While I remain inconsolable in the wake of the recent passing of Dame Angela Lansbury, there’s some solace to be taken in news that the actor, who never formally retired, will appear onscreen one final time in Rain Johnson’s forthcoming Benoit Blanc caper Glass Onion: A Knives Out Mystery, which is getting a limited theatrical release ahead of its debut on Netflix in December. Joining her, appropriately enough, will be the late Stephen Sondheim, who also filmed a cameo (Sondheim, of course, gave Lansbury one of her most iconic stage roles as Mrs. Lovett in the original Broadway production of Sweeney Todd.)
Posthumous film appearances often impart unintended notes of tragedy, whether because the performers in question have gone before their times or, in some cases, were taken by accidents or negligence during production. It’s far easier to see last roles like those of Lansbury and Sondheim, who died at the ages of 91 and 96, as final farewells from talents who kept working (happily, it seems) until the very end. We should all be so lucky. Here are 18 memorable performances from actors who died before the films were released.
Rudolph Valentino in Son of the Sheik (1926)
One of Hollywood’s earliest male megastars and the template on which later sex symbols were built, Valentino’s shocking death at only 31 (from complications related to misdiagnosed ulcers) sent filmgoers into hysterics: around 100,000 people lined Manhattan for his funeral, and riots occurred when fans were barred from the funeral home. A publicity stunt involving a black-veiled woman mysteriously delivering flowers to his grave has become a still persistent annual tradition. In his last role, he reprises his character from 1921’s The Sheik, and also plays the titular son of that character. After a couple of relative flops, this film was meant to be a comeback for the actor, and the gambit likely would have worked. (Technically, Son of the Sheik premiered in a limited capacity shortly before the actor’s death, but the general release followed his funeral.)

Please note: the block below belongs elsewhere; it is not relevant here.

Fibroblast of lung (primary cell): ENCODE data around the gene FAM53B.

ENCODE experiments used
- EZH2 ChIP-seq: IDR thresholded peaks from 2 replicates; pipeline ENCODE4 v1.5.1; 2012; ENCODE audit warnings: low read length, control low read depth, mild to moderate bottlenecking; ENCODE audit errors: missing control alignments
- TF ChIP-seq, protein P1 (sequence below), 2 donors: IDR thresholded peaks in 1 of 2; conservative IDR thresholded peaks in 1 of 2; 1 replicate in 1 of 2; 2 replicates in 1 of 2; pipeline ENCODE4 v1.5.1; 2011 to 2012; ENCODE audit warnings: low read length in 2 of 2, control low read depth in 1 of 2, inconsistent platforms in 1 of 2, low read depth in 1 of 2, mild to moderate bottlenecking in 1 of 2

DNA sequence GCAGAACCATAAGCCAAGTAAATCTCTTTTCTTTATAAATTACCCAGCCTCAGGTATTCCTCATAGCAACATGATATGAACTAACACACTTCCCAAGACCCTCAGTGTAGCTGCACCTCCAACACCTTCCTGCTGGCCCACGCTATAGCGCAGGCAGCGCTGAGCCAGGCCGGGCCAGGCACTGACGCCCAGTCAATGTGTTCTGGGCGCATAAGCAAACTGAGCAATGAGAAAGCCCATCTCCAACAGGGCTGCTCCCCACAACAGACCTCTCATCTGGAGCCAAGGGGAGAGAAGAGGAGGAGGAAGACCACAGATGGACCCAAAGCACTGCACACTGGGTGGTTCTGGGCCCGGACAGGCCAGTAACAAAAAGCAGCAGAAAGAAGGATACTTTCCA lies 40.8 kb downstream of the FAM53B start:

Carole Lombard in To Be or Not To Be (1942)
Carole Lombard had top billing in Ernst Lubitsch’s Nazi-era satire, a film that generated controversy upon its release, but which has since justifiably become regarded as among the best work that Lombard, Lubitsch, or co-star Jack Benny ever did. Nevertheless, it is a picture tinged by tragedy: Returning from a war bond tour, Lombard, then just 33, died in a horrific plane crash in a remote part of Nevada.
James Dean in Rebel Without a Cause (1955)
American teenage culture was just coming into its own in the 1950s, and no actor captured the zeitgeist quite like James Dean, who somehow appeared in only one film role of any significance (in East of Eden) before his death at 24 in a road racing accident. The future looked bright, but not for long; that role earned him an Oscar nomination, but death moved on Dean quickly; even that very first nomination wound up being posthumous. Two classics were released after his death: Rebel Without a Cause, which solidified his place as a hero to white, suburban teens of the 1950s; and Giant, which earned him a second posthumous Oscar nomination. Though he certainly would have had more great performances ahead of him had he lived, in death, he became a Hollywood legend.
Bela Lugosi in Plan 9 from Outer Space (1957)